The author also appears to awkwardly misuse the word "smirk" with surprising frequency for a book of such brevity. It is usual for a 'smirk' to be a rather smug, self-satisfied expression but it is used in this audiobook for any small smile. For example, the phrase "she gave a sympathetic smirk" feels contradictory, as a smirk conveys conceit, not empathy.

These distractions, and others, meant that this story did occasionally feel a bit like a Regency parody, peppered with lots of additional 'Britishisms' to give it authenticity. The phrase "Daddy, do say she can stay. Please? Pretty please with crumpets on top!" probably feels delightfully British to a foreign audience, but just made me think of more recent works such as The Famous Five, or Jenny Agutter in The Railway Children.

In many ways, I think this story would have worked far better as a 1930s novel than it does as a Regency. The anachronistic elements and exaggerated linguistic style would have been better suited to a more contemporary setting, albeit one in which class and breeding were still key to one's fate. It's a very sweet idea with a lot of promise, but lacks care in its execution.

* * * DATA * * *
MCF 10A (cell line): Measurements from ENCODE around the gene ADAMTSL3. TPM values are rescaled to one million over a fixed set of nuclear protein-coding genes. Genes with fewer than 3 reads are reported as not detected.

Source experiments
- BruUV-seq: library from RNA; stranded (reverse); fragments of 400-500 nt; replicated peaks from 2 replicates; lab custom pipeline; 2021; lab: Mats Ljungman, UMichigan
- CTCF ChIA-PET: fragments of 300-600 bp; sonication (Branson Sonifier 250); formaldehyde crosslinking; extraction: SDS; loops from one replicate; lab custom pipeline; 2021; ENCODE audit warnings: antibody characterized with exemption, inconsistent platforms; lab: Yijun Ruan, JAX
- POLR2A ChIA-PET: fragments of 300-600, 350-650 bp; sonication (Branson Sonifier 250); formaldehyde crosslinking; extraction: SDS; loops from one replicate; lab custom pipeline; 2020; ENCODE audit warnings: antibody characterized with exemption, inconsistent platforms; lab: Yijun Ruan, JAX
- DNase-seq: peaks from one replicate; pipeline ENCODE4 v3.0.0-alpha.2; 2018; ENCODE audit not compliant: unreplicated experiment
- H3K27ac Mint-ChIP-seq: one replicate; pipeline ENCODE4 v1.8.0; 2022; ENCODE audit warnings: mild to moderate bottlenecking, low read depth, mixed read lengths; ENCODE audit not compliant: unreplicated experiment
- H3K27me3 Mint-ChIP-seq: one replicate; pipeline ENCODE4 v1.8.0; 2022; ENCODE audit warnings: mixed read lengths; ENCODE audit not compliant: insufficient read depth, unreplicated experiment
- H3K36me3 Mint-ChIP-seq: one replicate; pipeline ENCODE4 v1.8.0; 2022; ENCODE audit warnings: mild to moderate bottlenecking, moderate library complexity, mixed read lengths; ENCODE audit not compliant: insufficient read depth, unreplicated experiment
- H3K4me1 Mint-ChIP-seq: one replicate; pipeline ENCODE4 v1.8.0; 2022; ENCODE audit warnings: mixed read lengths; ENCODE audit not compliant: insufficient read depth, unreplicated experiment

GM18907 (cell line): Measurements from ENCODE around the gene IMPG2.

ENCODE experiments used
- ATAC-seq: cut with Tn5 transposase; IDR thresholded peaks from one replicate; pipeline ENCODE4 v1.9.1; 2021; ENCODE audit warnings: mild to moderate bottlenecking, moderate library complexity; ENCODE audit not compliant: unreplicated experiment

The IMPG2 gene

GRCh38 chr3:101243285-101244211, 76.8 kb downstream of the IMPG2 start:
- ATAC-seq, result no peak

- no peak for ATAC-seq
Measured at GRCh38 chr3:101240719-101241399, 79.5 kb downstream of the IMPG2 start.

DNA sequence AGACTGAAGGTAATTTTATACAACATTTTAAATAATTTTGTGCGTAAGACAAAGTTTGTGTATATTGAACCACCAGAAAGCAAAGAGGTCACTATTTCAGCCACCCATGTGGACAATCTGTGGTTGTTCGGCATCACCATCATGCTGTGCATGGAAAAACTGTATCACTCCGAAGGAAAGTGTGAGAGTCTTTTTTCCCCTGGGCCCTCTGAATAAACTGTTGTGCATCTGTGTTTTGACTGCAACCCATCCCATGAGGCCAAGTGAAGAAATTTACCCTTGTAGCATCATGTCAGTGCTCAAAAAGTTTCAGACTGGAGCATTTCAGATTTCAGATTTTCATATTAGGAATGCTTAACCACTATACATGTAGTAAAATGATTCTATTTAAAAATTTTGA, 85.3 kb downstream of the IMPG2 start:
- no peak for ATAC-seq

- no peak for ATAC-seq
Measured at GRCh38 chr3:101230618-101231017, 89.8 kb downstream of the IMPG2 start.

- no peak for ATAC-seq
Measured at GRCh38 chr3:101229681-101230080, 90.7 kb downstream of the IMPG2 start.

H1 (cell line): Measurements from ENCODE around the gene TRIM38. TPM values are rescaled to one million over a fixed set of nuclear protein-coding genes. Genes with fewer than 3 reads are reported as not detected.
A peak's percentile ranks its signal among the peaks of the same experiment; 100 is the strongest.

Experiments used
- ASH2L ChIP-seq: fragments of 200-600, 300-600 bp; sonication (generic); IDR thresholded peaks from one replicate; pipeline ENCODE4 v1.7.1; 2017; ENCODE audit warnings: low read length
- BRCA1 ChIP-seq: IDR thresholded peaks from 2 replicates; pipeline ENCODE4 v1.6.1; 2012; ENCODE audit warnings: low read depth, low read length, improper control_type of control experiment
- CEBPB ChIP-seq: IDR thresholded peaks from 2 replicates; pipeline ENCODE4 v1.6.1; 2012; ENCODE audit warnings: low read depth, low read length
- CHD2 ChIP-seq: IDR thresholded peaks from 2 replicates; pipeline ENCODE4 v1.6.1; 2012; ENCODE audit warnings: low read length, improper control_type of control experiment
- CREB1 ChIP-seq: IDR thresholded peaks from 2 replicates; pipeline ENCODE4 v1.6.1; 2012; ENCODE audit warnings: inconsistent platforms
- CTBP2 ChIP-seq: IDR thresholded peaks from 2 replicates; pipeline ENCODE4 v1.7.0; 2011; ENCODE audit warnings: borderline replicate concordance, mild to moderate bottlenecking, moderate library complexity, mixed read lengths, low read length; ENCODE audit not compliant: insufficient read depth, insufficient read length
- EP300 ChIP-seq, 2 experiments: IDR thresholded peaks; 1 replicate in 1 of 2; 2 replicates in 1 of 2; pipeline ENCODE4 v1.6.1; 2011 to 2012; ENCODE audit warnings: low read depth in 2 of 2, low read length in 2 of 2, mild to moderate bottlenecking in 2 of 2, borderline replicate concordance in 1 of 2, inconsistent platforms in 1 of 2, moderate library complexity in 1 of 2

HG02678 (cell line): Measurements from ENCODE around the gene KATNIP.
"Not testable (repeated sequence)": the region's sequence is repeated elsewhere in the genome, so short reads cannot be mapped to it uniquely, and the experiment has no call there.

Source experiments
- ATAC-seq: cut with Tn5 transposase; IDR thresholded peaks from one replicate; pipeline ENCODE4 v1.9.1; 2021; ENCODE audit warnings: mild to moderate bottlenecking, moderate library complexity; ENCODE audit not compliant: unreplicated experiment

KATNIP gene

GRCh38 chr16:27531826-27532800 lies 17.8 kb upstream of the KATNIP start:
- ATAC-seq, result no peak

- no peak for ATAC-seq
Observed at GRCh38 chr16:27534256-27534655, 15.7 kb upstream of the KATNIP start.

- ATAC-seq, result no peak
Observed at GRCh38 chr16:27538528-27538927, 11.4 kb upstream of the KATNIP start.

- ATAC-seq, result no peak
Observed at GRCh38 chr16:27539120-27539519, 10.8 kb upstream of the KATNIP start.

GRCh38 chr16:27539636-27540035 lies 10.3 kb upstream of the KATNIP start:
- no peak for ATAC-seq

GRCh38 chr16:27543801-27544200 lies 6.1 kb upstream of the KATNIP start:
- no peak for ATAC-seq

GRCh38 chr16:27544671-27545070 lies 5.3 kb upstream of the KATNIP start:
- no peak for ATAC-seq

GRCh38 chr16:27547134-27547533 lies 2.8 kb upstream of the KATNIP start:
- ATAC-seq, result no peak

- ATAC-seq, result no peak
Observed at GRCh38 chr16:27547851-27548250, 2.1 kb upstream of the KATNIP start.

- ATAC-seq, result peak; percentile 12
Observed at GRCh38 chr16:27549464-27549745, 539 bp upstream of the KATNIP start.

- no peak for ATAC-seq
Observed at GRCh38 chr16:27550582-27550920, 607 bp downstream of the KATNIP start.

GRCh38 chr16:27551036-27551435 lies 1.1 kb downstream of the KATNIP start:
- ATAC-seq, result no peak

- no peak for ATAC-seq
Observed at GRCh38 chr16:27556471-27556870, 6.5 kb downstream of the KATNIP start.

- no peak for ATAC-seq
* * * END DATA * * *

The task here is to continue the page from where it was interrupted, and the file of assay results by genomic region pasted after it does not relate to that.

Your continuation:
Short stories are always a tricky format to do well as each sentence has an important role, and they leave the author nowhere to hide. To engage an audience they must really pack a punch despite their limited duration. I did enjoy the premise of this audiobook, and think that had it been longer then I could have come to like the protagonists and care very much for the future of this charming little family. It has the makings of a good story, but is too thin in its current form to do the idea justice. To this end, I found the characters a little shallow; Emma's turmoil is never explored in enough detail to really connect us with her perilous position. Surely being sold twice by two men who should have cared for her would have made her mistrustful and guarded? Yet Emma welcomes the Duke's sudden advances without hesitation, despite the vulnerability of her position. The Duke's character is defined almost solely by fatherhood, (something most Dukes would not have concerned themselves with in such a hands-on fashion), and we are given very little information about his background, or even much on his appearance.